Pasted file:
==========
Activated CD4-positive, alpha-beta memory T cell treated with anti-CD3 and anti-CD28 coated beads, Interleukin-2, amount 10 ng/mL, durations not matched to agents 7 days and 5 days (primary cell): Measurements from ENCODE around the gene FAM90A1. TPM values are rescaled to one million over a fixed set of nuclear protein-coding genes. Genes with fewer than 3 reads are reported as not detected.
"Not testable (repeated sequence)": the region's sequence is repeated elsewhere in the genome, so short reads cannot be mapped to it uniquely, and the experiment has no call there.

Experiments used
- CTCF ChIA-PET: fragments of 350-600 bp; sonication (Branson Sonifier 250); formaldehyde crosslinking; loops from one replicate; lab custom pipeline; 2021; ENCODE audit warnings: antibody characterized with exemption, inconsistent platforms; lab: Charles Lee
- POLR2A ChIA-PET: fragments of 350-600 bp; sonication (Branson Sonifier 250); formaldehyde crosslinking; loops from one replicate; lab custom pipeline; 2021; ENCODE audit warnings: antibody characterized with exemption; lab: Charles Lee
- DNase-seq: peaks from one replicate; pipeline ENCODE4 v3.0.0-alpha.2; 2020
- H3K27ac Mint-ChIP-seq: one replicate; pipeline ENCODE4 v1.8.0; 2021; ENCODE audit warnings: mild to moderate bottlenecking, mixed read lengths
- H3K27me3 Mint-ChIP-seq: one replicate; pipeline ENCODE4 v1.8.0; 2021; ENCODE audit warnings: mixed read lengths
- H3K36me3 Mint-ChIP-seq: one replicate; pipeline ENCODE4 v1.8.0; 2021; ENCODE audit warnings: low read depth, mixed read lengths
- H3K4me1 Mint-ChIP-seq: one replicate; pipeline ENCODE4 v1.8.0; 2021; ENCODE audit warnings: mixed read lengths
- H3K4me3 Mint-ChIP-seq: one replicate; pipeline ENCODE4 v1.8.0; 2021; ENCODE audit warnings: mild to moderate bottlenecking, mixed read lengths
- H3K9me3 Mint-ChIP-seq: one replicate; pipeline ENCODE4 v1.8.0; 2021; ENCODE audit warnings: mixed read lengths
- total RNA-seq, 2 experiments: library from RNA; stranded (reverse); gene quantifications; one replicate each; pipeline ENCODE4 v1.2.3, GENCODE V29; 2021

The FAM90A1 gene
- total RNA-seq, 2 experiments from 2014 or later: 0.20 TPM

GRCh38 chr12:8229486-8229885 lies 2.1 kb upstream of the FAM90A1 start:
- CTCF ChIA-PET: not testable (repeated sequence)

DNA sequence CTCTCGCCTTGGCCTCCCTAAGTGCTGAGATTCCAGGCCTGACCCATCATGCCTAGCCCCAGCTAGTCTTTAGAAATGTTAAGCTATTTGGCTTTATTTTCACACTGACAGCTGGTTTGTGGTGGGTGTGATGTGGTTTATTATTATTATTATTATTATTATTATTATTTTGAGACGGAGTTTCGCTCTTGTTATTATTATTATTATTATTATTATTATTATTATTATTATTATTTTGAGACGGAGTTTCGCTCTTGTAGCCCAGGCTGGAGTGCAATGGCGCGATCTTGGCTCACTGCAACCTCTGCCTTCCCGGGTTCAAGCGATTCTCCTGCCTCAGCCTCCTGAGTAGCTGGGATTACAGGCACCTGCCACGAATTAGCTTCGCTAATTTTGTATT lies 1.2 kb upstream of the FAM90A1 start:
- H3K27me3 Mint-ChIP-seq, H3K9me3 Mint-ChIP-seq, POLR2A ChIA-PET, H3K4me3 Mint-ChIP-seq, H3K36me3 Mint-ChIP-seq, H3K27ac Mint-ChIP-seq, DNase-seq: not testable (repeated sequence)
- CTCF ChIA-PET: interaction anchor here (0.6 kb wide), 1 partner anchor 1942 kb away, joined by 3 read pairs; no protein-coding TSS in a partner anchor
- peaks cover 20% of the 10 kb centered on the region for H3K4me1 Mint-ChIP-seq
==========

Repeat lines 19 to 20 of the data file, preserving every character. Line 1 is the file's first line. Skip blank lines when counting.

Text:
- H3K27me3 Mint-ChIP-seq, H3K9me3 Mint-ChIP-seq, POLR2A ChIA-PET, H3K4me3 Mint-ChIP-seq, H3K36me3 Mint-ChIP-seq, H3K27ac Mint-ChIP-seq, DNase-seq: not testable (repeated sequence)
- CTCF ChIA-PET: interaction anchor here (0.6 kb wide), 1 partner anchor 1942 kb away, joined by 3 read pairs; no protein-coding TSS in a partner anchor